A small pressure sensor to ensure that the correct compression is maintained throughout surgery could be the key to reducing the incidence of deep vein thrombosis and pulmonary embolism. The device to measure and apply pressures accurately is being developed in South Australia.
The intelligent intermittent pneumatic compression device’s defining feature is a small tape sensor that is placed between the patient’s skin and the pneumatic compression device to monitor the pressure placed on the leg during lower limb surgery.
Intermittent pneumatic compression is an established method of DVT prevention during and after surgery. The fluctuating pressure the device applies helps to promote circulation and lymphatic drainage and protect against deep vein thrombosis.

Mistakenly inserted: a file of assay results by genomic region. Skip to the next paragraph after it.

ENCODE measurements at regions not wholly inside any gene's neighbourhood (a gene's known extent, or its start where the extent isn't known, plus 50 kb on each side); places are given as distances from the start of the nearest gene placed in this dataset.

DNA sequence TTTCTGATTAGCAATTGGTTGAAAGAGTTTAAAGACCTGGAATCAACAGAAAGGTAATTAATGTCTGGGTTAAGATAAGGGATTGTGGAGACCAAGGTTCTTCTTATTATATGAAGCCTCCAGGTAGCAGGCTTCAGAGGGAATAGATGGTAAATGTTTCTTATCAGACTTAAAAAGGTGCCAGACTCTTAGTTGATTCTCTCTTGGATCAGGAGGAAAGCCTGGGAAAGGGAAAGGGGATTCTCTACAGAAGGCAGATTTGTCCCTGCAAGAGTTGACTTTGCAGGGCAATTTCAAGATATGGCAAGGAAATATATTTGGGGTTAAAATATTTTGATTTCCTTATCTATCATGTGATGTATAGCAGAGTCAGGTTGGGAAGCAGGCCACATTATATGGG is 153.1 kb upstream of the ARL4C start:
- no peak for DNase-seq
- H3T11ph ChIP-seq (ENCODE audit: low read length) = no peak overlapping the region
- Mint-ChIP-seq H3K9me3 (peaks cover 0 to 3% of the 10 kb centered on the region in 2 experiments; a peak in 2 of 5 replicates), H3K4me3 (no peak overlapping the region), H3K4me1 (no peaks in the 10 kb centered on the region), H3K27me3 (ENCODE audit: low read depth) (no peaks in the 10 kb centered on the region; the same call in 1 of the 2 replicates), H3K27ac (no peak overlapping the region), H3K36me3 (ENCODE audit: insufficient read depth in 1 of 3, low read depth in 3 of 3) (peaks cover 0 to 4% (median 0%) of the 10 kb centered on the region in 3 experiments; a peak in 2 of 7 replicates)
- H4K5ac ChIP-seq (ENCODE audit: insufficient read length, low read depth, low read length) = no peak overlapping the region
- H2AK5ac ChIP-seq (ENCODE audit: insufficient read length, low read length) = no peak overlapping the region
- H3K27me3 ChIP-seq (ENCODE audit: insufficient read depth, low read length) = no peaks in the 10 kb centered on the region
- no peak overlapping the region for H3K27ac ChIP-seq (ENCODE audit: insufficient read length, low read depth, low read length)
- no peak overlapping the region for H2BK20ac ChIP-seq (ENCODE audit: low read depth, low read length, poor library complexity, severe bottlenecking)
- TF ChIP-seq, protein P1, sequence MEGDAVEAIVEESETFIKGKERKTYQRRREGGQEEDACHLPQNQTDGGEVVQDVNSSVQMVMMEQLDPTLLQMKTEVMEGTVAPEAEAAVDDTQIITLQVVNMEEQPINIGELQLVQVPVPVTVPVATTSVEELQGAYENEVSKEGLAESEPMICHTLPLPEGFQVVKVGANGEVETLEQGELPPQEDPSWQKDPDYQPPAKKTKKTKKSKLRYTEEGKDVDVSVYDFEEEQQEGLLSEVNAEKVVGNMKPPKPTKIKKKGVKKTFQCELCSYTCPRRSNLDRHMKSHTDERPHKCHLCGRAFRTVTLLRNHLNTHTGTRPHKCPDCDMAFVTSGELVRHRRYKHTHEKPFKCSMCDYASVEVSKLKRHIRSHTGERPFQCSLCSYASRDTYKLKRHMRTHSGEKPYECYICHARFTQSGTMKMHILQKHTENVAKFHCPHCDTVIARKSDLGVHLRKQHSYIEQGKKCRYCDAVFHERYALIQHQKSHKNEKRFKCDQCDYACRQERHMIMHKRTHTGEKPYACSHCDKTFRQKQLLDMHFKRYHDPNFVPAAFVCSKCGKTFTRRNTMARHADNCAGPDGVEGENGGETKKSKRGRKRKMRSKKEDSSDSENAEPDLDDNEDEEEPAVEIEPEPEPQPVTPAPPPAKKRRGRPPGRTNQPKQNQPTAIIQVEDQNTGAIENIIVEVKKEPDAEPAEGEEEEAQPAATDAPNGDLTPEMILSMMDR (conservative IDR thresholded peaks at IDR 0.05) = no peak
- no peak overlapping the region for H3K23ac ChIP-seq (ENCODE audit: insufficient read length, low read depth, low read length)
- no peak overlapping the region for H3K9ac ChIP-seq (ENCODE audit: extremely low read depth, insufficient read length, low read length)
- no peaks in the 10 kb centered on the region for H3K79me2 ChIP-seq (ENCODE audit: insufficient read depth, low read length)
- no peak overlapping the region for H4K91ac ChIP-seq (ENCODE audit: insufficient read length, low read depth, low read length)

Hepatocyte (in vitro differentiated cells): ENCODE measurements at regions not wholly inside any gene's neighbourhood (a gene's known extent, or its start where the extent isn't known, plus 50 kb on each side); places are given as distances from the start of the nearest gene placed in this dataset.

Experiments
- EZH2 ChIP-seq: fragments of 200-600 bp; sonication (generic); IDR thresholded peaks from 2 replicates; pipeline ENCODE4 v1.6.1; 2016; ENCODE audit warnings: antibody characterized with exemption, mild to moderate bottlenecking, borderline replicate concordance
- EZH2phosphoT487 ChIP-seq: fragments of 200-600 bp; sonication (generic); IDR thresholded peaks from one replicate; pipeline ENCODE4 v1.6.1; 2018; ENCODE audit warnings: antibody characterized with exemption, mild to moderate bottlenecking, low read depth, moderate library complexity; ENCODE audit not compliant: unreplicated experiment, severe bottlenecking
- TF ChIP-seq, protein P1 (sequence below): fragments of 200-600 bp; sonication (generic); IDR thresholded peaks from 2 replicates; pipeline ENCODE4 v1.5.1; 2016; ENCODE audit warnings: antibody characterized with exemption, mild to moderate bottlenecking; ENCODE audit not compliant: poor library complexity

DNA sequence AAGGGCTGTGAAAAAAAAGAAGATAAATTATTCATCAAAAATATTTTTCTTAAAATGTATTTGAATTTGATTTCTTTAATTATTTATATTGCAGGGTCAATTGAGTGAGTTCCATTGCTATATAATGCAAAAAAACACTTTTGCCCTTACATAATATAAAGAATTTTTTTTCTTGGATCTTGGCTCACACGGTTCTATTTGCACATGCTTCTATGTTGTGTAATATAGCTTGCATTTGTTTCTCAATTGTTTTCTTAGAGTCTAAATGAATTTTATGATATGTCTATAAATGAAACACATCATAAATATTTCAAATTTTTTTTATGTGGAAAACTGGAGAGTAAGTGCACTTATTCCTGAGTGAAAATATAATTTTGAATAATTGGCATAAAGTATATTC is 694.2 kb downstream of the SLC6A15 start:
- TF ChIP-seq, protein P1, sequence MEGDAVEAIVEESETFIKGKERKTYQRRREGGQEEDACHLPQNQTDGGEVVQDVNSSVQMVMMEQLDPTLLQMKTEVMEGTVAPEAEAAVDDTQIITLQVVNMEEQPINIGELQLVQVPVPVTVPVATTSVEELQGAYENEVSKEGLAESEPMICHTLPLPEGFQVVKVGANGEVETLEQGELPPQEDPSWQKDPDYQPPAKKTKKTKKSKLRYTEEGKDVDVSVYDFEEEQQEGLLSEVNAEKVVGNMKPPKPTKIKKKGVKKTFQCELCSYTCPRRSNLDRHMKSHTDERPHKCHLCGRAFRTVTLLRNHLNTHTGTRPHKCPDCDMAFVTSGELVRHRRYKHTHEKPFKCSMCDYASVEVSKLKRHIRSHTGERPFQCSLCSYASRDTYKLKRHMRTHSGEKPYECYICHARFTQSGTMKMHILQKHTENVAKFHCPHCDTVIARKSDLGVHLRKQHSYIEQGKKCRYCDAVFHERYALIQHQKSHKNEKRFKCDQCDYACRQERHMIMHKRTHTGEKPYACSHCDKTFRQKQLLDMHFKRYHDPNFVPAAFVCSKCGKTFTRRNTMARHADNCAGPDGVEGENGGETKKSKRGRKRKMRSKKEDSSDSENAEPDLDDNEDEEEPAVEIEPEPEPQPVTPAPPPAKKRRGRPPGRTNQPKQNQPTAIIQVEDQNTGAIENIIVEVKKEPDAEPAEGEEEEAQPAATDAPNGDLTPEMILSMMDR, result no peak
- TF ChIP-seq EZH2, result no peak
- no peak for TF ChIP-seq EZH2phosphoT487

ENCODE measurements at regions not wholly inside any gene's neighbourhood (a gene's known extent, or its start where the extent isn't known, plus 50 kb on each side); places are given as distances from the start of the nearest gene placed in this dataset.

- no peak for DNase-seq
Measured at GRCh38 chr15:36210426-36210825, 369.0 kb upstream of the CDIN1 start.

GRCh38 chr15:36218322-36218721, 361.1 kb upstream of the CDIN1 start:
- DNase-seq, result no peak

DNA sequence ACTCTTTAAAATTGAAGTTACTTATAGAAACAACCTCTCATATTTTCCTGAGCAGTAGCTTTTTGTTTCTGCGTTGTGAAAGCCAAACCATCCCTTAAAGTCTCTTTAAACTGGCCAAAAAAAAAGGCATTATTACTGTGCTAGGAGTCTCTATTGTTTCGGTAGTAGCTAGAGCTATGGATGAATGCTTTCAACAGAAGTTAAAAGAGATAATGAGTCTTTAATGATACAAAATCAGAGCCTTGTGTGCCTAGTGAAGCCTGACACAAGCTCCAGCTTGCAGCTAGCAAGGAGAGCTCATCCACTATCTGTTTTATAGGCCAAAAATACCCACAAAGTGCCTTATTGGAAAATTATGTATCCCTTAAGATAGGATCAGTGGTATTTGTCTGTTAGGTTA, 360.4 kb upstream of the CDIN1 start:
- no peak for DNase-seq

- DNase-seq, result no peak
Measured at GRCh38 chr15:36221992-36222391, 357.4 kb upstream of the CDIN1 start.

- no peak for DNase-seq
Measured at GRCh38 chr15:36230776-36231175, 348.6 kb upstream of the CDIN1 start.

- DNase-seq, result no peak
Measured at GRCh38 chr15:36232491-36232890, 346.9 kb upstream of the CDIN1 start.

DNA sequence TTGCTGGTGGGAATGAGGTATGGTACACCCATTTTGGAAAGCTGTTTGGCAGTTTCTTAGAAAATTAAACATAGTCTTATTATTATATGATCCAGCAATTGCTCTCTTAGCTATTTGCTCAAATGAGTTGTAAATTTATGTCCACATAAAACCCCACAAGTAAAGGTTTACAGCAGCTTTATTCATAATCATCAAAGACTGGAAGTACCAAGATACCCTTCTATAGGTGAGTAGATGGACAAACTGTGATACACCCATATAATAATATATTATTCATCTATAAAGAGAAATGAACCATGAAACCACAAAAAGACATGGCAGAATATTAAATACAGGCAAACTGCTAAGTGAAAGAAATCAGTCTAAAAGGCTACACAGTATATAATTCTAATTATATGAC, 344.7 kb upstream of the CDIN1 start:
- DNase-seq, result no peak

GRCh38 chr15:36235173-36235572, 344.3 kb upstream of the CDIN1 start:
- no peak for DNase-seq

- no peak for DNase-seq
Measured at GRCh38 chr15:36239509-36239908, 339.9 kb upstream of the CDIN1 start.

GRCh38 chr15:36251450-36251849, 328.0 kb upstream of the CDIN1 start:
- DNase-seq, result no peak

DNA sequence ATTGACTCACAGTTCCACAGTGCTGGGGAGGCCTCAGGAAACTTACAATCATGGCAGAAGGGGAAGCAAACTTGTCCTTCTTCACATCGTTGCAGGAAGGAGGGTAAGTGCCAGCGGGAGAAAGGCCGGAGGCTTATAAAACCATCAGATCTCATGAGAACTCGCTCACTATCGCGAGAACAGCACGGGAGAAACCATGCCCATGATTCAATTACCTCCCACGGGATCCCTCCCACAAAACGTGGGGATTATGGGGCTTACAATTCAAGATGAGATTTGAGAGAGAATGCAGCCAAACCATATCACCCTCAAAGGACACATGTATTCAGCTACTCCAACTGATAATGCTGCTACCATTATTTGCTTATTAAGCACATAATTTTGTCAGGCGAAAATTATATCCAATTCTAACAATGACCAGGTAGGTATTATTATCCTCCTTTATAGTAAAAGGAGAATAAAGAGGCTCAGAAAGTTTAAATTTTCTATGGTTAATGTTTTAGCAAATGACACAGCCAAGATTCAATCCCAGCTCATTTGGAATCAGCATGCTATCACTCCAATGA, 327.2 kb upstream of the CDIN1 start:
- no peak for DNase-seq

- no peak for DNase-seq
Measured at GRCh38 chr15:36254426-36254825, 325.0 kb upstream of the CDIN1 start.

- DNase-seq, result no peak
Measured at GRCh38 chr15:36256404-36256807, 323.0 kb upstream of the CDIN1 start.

Flinders University’s Professor John Arkwright said the problem with existing intermittent pneumatic compression devices was that there was no way of easily measuring the exact amount of pressure on the limb to maximize effectiveness.
Arkwright last year started Arkwright Technologies–a company spun out of Flinders University–to commercialize a fiber-optic, pressure-sensing catheter he developed to record and characterize muscular activity inside the body to a level of detail previously not thought possible.
The Lead South Australia